**Our friends at Kiflo were gracious enough to help us put together this mini course on using Tiers in your partner program. Enjoy!
Not all partners are alike. This is why a one-size-fits-all approach to a partner program might not be the best way to go. Partners that could be constructive to your company probably have varying activities, skill sets, and motivations. So if your partners are different, your partner program should be too.
This is where partner program tiers can help you achieve your goals. Partner tiers are program levels that are established with different benefits, requirements, and rewards. They help you meet the needs of your various partners and fully tap into their motivation.
For example, if you make a single partner program tier that demands heavy upfront training, you might miss partners who would simply like to refer a new lead to you. On the other hand, if you make a partner program that requires little and rewards little, you might miss out on the opportunity to invest in partners that are willing to put a lot of time in selling your product.
Since it’s not possible to scale your partner program while personalizing to the needs of each partner, standardizing partner tiers is essential. Ultimately, they allow you to motivate and invest in high-performing partners, all while mobilizing as many partners as possible. This is why 52% of all partner programs use partner tiers.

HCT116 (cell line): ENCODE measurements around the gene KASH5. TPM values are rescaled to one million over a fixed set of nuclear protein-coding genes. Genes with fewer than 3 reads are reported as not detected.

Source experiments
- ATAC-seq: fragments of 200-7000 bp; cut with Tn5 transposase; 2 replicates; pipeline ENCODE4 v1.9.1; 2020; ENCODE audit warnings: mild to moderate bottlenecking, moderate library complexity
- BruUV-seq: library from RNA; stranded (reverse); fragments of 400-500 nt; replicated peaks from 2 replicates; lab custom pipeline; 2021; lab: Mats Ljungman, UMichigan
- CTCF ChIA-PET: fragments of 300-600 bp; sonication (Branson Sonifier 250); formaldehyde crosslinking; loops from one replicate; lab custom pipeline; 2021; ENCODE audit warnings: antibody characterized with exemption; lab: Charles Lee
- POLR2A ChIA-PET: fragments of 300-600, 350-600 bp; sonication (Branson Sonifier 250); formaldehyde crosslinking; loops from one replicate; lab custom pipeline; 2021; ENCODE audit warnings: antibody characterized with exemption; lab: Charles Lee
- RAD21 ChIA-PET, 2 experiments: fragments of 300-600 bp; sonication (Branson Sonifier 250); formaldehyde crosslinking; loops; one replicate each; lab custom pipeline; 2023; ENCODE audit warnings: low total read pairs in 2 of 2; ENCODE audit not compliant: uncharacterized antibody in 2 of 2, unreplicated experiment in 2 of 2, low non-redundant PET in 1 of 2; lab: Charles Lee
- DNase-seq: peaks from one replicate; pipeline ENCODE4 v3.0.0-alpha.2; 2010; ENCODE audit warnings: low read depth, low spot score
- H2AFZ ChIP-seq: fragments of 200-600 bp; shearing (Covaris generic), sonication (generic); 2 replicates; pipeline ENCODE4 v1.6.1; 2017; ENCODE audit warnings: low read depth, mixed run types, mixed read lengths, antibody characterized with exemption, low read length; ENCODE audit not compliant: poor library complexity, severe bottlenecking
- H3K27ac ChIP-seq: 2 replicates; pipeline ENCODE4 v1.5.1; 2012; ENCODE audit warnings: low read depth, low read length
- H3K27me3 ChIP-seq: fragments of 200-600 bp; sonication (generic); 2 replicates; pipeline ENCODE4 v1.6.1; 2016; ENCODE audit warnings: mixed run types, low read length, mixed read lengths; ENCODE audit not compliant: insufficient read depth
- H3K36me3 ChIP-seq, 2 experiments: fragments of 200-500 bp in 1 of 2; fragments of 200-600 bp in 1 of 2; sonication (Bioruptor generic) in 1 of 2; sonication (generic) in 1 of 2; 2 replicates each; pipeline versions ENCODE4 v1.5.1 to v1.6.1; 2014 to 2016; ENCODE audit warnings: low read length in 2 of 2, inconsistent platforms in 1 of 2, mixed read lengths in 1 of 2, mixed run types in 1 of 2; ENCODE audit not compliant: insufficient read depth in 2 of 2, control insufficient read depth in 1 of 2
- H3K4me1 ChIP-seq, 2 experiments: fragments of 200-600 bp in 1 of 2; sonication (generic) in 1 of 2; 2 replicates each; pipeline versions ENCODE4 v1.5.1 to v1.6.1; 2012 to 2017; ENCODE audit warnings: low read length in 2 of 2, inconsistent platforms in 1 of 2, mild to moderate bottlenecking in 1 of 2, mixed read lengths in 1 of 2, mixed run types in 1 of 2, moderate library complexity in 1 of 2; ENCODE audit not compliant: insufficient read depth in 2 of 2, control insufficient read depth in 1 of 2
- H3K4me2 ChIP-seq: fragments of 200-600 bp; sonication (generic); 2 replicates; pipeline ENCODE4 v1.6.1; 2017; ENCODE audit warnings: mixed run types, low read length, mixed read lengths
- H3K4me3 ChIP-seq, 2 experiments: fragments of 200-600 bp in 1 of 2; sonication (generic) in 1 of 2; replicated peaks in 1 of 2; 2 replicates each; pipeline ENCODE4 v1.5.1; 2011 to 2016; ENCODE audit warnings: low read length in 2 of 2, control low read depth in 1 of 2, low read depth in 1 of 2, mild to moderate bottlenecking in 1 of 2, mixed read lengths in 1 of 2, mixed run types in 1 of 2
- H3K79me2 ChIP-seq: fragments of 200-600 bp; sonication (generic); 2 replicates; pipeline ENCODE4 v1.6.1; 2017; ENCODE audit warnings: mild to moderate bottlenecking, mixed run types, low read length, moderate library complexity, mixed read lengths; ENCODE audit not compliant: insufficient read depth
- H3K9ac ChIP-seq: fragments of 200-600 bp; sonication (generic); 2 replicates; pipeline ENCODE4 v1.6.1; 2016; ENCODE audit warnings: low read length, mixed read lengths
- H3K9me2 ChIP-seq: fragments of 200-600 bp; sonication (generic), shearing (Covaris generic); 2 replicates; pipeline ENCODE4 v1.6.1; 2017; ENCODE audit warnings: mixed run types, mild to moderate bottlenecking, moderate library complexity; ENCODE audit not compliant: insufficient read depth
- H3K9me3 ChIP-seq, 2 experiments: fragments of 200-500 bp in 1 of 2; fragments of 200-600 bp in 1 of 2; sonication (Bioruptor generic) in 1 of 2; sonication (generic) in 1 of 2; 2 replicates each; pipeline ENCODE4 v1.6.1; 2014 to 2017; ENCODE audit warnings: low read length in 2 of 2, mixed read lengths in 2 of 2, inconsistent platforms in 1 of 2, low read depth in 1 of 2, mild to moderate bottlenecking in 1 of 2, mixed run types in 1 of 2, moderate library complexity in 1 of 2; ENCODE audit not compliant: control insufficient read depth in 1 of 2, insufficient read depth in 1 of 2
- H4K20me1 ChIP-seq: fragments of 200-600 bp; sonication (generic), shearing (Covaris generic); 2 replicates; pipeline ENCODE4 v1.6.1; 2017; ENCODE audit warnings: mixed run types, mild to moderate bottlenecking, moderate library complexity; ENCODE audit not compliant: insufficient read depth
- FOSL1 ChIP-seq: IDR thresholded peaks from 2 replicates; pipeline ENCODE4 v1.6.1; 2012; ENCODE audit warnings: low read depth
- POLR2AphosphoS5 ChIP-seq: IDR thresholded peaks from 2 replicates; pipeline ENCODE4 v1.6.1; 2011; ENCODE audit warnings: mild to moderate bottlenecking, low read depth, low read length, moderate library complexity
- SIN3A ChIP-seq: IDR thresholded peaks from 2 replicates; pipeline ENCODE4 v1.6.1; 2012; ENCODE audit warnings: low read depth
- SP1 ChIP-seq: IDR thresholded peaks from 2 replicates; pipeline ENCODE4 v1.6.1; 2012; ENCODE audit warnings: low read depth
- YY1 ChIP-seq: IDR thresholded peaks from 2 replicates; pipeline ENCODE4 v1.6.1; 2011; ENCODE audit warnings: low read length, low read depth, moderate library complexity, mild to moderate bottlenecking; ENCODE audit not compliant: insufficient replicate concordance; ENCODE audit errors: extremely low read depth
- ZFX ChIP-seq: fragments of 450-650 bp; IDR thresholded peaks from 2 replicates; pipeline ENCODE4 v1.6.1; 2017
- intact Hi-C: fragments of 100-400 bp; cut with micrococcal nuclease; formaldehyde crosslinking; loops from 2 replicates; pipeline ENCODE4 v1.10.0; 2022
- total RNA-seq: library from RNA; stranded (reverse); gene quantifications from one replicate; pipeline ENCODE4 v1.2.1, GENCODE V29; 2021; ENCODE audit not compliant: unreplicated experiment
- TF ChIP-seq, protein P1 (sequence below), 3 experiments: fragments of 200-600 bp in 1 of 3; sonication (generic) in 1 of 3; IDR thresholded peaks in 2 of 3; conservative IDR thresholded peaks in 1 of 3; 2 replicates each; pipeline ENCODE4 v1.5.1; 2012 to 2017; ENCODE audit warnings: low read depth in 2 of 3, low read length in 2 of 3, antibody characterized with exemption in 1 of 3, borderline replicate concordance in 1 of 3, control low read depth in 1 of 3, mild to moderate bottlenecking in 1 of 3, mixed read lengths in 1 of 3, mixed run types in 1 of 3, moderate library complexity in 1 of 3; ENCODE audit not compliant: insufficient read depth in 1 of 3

Partner program tiers can be split up in different ways. First, we’ll show you the best proven basic structure you can use to set up your partner tiers. Then, we’ll share some ways in which partner tiers can vary.
The first level partner program tier is for anyone who is interested in referring your product or service. They are not particularly well-placed, well-fit or well-networked with your potential customers to sell your product, nor do they have any added personal incentives to sell your service or product.
Thus, they are often partners who require a minimum level of support and rewards. They simply want to pass the word along. Partners that fall into this category could be existing customers or influencers in your industry for example.
The second level, on the other hand, is for partners that you are particularly interested in because they could add extra value to your company. They are more strategic partners who share your customer base or are well connected with your buyer personas.
These are partners you probably want to invest more in, provide more support, and offer bigger rewards to, to better motivate them. They are partners that are well-placed to recommend your product, but are not able to close the deal. They could be agencies, consultant companies or other tech companies that offer a non-competitive solution to yours for example.
Finally, the third level is for partners that have added personal incentives to sell your product or service. They are willing to invest more time selling your product because they can sell other products or services next to yours, creating a synergy.
They are partners you often have to train, fully enable, and thus provide a significant reward. Ultimately, they are able to take your customers all the way through the sales cycle to close the deal. Partners that fall into this category could be VARs, MSPs or integrators for example.
As mentioned earlier, each partner tier has different benefits, requirements and rewards. When developing the components of each tier, there are 4 main questions you should ask yourself: